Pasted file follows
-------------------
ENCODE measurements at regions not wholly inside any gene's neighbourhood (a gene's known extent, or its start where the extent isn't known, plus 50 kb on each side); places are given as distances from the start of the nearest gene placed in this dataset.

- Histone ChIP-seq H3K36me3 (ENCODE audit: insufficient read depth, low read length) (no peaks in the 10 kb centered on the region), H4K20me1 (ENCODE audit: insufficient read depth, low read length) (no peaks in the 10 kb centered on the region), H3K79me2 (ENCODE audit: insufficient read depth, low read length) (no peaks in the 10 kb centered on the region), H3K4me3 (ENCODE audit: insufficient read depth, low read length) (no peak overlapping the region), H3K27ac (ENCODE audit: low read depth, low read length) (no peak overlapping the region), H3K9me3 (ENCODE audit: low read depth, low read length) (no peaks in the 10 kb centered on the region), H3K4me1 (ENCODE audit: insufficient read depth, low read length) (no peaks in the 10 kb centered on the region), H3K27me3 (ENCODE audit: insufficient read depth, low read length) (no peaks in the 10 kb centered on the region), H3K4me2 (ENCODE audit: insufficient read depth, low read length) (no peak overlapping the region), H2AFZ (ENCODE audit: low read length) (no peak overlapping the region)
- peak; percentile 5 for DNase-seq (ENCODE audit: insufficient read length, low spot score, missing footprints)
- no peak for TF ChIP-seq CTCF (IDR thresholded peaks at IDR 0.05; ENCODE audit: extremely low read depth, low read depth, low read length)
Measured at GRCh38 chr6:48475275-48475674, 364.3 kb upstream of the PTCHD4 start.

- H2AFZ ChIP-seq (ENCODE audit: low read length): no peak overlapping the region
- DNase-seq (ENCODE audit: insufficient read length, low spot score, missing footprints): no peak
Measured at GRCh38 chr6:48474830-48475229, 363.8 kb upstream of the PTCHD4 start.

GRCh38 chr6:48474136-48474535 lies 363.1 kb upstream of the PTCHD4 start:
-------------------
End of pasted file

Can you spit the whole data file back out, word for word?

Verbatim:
ENCODE measurements at regions not wholly inside any gene's neighbourhood (a gene's known extent, or its start where the extent isn't known, plus 50 kb on each side); places are given as distances from the start of the nearest gene placed in this dataset.

- Histone ChIP-seq H3K36me3 (ENCODE audit: insufficient read depth, low read length) (no peaks in the 10 kb centered on the region), H4K20me1 (ENCODE audit: insufficient read depth, low read length) (no peaks in the 10 kb centered on the region), H3K79me2 (ENCODE audit: insufficient read depth, low read length) (no peaks in the 10 kb centered on the region), H3K4me3 (ENCODE audit: insufficient read depth, low read length) (no peak overlapping the region), H3K27ac (ENCODE audit: low read depth, low read length) (no peak overlapping the region), H3K9me3 (ENCODE audit: low read depth, low read length) (no peaks in the 10 kb centered on the region), H3K4me1 (ENCODE audit: insufficient read depth, low read length) (no peaks in the 10 kb centered on the region), H3K27me3 (ENCODE audit: insufficient read depth, low read length) (no peaks in the 10 kb centered on the region), H3K4me2 (ENCODE audit: insufficient read depth, low read length) (no peak overlapping the region), H2AFZ (ENCODE audit: low read length) (no peak overlapping the region)
- peak; percentile 5 for DNase-seq (ENCODE audit: insufficient read length, low spot score, missing footprints)
- no peak for TF ChIP-seq CTCF (IDR thresholded peaks at IDR 0.05; ENCODE audit: extremely low read depth, low read depth, low read length)
Measured at GRCh38 chr6:48475275-48475674, 364.3 kb upstream of the PTCHD4 start.

- H2AFZ ChIP-seq (ENCODE audit: low read length): no peak overlapping the region
- DNase-seq (ENCODE audit: insufficient read length, low spot score, missing footprints): no peak
Measured at GRCh38 chr6:48474830-48475229, 363.8 kb upstream of the PTCHD4 start.

GRCh38 chr6:48474136-48474535 lies 363.1 kb upstream of the PTCHD4 start: